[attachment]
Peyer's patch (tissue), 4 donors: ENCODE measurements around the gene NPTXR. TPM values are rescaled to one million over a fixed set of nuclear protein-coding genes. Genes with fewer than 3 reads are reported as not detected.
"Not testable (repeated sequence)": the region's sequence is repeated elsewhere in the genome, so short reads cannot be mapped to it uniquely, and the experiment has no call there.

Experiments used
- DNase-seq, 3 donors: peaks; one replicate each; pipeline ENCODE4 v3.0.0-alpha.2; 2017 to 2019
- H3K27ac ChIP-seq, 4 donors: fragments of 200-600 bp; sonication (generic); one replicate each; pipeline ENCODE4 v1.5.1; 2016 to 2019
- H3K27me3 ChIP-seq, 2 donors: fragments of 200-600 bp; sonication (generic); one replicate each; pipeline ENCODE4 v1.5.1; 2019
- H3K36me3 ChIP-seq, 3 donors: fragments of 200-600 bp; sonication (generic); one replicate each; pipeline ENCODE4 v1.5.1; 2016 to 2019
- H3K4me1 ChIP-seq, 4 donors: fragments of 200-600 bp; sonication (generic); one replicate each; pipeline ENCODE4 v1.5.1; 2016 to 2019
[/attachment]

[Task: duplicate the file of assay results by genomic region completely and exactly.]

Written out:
Peyer's patch (tissue), 4 donors: ENCODE measurements around the gene NPTXR. TPM values are rescaled to one million over a fixed set of nuclear protein-coding genes. Genes with fewer than 3 reads are reported as not detected.
"Not testable (repeated sequence)": the region's sequence is repeated elsewhere in the genome, so short reads cannot be mapped to it uniquely, and the experiment has no call there.

Experiments used
- DNase-seq, 3 donors: peaks; one replicate each; pipeline ENCODE4 v3.0.0-alpha.2; 2017 to 2019
- H3K27ac ChIP-seq, 4 donors: fragments of 200-600 bp; sonication (generic); one replicate each; pipeline ENCODE4 v1.5.1; 2016 to 2019
- H3K27me3 ChIP-seq, 2 donors: fragments of 200-600 bp; sonication (generic); one replicate each; pipeline ENCODE4 v1.5.1; 2019
- H3K36me3 ChIP-seq, 3 donors: fragments of 200-600 bp; sonication (generic); one replicate each; pipeline ENCODE4 v1.5.1; 2016 to 2019
- H3K4me1 ChIP-seq, 4 donors: fragments of 200-600 bp; sonication (generic); one replicate each; pipeline ENCODE4 v1.5.1; 2016 to 2019